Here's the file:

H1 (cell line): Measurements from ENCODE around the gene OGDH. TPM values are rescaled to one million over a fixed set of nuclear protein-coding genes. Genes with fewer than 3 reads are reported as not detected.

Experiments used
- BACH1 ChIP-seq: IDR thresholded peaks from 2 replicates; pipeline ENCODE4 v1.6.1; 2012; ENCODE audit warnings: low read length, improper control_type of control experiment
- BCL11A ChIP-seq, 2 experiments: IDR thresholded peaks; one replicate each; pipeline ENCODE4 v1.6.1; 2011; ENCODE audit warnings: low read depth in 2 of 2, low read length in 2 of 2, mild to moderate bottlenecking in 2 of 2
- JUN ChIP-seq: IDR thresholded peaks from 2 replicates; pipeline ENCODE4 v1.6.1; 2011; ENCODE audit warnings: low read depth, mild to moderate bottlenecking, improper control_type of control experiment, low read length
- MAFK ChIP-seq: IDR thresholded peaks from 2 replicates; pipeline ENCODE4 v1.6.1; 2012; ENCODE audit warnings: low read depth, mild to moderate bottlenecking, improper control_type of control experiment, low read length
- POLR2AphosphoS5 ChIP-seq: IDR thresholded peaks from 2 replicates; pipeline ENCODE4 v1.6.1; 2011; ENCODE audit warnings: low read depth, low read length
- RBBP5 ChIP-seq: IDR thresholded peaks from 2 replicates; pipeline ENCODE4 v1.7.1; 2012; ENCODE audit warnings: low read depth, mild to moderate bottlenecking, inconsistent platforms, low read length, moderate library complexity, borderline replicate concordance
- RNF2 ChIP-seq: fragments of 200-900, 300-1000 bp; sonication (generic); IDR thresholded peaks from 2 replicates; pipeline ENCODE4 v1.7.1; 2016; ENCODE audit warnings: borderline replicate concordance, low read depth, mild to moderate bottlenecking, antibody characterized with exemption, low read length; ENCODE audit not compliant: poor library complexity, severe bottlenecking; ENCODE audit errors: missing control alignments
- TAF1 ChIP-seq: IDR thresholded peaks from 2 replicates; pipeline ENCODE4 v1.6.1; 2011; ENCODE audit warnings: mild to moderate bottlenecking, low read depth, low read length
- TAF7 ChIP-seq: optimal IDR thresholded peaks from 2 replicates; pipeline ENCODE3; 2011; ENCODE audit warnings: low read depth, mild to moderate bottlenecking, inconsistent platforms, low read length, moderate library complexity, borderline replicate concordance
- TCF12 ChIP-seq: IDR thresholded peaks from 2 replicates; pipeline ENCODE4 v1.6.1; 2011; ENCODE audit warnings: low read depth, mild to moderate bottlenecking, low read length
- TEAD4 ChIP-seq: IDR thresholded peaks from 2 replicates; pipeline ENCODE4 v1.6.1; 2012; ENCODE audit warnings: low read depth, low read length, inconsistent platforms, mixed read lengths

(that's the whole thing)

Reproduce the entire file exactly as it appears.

H1 (cell line): Measurements from ENCODE around the gene OGDH. TPM values are rescaled to one million over a fixed set of nuclear protein-coding genes. Genes with fewer than 3 reads are reported as not detected.

Experiments used
- BACH1 ChIP-seq: IDR thresholded peaks from 2 replicates; pipeline ENCODE4 v1.6.1; 2012; ENCODE audit warnings: low read length, improper control_type of control experiment
- BCL11A ChIP-seq, 2 experiments: IDR thresholded peaks; one replicate each; pipeline ENCODE4 v1.6.1; 2011; ENCODE audit warnings: low read depth in 2 of 2, low read length in 2 of 2, mild to moderate bottlenecking in 2 of 2
- JUN ChIP-seq: IDR thresholded peaks from 2 replicates; pipeline ENCODE4 v1.6.1; 2011; ENCODE audit warnings: low read depth, mild to moderate bottlenecking, improper control_type of control experiment, low read length
- MAFK ChIP-seq: IDR thresholded peaks from 2 replicates; pipeline ENCODE4 v1.6.1; 2012; ENCODE audit warnings: low read depth, mild to moderate bottlenecking, improper control_type of control experiment, low read length
- POLR2AphosphoS5 ChIP-seq: IDR thresholded peaks from 2 replicates; pipeline ENCODE4 v1.6.1; 2011; ENCODE audit warnings: low read depth, low read length
- RBBP5 ChIP-seq: IDR thresholded peaks from 2 replicates; pipeline ENCODE4 v1.7.1; 2012; ENCODE audit warnings: low read depth, mild to moderate bottlenecking, inconsistent platforms, low read length, moderate library complexity, borderline replicate concordance
- RNF2 ChIP-seq: fragments of 200-900, 300-1000 bp; sonication (generic); IDR thresholded peaks from 2 replicates; pipeline ENCODE4 v1.7.1; 2016; ENCODE audit warnings: borderline replicate concordance, low read depth, mild to moderate bottlenecking, antibody characterized with exemption, low read length; ENCODE audit not compliant: poor library complexity, severe bottlenecking; ENCODE audit errors: missing control alignments
- TAF1 ChIP-seq: IDR thresholded peaks from 2 replicates; pipeline ENCODE4 v1.6.1; 2011; ENCODE audit warnings: mild to moderate bottlenecking, low read depth, low read length
- TAF7 ChIP-seq: optimal IDR thresholded peaks from 2 replicates; pipeline ENCODE3; 2011; ENCODE audit warnings: low read depth, mild to moderate bottlenecking, inconsistent platforms, low read length, moderate library complexity, borderline replicate concordance
- TCF12 ChIP-seq: IDR thresholded peaks from 2 replicates; pipeline ENCODE4 v1.6.1; 2011; ENCODE audit warnings: low read depth, mild to moderate bottlenecking, low read length
- TEAD4 ChIP-seq: IDR thresholded peaks from 2 replicates; pipeline ENCODE4 v1.6.1; 2012; ENCODE audit warnings: low read depth, low read length, inconsistent platforms, mixed read lengths